I was driving in heavy traffic, just behind a truck, close enough to read the words on the bumper sticker. You know, there is one bumper sticker that says" If you can read this, you are too close." Other bumper stickers often have jokes, like "Mafia staff car", or stupid insults, but this one was unique, especially for a bumper sticker on a truck. It said.
            “If you are heading in the wrong direction, God allows you to make a U-turn."
            I couldn't have thought of a better slogan for this season, because if I take the word" Teshuvah", the word U-turn is probably the best translation for it.
            Can we really make a u-turn in life? If I do it on the street, I may get a ticket? Can I make a u-turn if life, and not only not get a ticket, but be praised for it?
            There is an old quip, recorded by one of Rashi’s grandsons in the tosafot--There is a statement in the Talmud" Everything is in the hands of heaven--hakol biyday shamayim- hutz meyirat shamayim-except for the fear of heaven" The commentator adds--Everything is in the hands of heaven, except for hot and cold.
            The commentary then continues—you can open the window if it’s hot, you can light a fire if it’s cold.
            What great philosophy is this?
            That whatever happens to us, fortune, wealth, health, success--all that may be in the hands of heaven, all that may be beyond us, yet there is one thing we can do--If it is too hot, we can open a window, and if it is too cold, we can light a fire.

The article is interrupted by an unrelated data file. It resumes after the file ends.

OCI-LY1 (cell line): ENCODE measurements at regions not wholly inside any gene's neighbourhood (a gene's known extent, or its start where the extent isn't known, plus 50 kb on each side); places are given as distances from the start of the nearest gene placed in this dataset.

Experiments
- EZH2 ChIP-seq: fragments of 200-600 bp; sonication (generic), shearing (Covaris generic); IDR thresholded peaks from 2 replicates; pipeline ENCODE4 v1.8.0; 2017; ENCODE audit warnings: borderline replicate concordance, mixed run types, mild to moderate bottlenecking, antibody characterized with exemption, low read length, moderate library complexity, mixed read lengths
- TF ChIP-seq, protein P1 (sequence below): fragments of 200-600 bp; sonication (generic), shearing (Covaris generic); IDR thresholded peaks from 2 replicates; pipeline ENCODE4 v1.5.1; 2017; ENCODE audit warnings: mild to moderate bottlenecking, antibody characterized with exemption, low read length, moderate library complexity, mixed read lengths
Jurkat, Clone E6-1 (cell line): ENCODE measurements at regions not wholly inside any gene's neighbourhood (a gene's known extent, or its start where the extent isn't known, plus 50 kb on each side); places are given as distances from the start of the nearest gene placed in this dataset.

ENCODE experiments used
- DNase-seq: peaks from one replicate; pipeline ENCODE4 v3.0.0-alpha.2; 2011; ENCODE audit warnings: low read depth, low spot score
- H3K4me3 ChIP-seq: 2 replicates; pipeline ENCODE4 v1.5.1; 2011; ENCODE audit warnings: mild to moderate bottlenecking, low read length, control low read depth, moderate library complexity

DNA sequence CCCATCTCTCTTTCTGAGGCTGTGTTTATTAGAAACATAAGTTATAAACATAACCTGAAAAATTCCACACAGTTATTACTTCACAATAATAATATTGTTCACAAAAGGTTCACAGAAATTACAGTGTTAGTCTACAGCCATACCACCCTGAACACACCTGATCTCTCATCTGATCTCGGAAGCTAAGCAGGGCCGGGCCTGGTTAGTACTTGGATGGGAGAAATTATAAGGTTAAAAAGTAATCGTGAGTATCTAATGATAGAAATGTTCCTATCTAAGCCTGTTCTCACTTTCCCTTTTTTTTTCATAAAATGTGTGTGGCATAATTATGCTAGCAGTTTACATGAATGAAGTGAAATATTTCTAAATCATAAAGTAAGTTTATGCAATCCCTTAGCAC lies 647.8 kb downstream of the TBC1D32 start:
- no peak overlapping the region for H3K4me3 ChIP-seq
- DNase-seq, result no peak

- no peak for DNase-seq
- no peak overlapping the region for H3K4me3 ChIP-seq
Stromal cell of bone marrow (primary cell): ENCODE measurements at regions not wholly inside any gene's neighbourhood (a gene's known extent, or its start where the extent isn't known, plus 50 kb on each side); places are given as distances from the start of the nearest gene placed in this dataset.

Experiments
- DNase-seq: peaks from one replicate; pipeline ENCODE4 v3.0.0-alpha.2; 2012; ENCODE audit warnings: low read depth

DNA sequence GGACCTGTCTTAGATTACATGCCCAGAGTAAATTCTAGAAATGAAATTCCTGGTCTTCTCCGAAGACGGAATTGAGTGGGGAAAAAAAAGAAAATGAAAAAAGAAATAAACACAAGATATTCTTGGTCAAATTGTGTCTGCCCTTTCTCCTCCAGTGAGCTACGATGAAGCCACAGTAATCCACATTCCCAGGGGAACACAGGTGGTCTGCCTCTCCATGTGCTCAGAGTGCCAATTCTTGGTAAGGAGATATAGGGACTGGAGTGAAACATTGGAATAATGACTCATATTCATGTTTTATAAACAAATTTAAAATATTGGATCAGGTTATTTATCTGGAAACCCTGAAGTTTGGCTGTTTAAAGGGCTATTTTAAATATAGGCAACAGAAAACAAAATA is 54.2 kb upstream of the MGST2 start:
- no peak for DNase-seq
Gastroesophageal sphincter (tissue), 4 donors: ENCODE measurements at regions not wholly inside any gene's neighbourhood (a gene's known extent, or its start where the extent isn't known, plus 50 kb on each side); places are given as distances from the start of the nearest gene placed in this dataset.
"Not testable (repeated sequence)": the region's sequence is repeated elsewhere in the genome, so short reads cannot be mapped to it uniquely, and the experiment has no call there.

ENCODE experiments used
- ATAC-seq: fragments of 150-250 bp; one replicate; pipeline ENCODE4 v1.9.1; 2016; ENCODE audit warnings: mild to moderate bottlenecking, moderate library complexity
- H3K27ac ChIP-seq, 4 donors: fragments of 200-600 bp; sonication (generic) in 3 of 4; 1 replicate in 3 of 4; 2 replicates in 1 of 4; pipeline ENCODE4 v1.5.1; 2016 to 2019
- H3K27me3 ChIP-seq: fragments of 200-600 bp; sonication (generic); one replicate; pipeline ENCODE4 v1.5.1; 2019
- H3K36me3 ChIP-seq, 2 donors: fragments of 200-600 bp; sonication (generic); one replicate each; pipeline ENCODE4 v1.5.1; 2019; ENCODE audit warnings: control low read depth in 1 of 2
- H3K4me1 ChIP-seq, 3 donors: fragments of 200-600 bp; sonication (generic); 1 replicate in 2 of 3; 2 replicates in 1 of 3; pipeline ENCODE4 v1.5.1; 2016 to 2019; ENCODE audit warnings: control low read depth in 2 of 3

It is profound. We go through life complaining about everything, and none of it, we claim, none of it is our doing.  
            Oh No! The sage tried to tell us—it’s not just the simple task of opening a window or lighting a fire, changing the thermostat. It is a metaphor for all of life itself. You can open a window in life, you can light a fire in your hearts, and you can make a U-turn in life.
            Life is hard, and we are sometime tempted to throw up our hands and say, in the Yiddish, es ist bashert--it is fated- it had to be- and thereby, we give up. The word Mazel is a reference to that--what happens to us is the result of mazel, --we translate as luck, but it means a constellation of stars, simply a term borrowed from astrology. It goes back to the belief that all that befalls us has been dictated by the stars long before we were born.
            Even the Talmud says" Hakol taluy bemazal- afilu sefer torah baheichal--All depends on the stars, on fortune, even the Torah scroll in the ark.! How can that be? When you have a well-established synagogue, there are many scrolls, and some scrolls just have all the luck------they get read while others are ignored.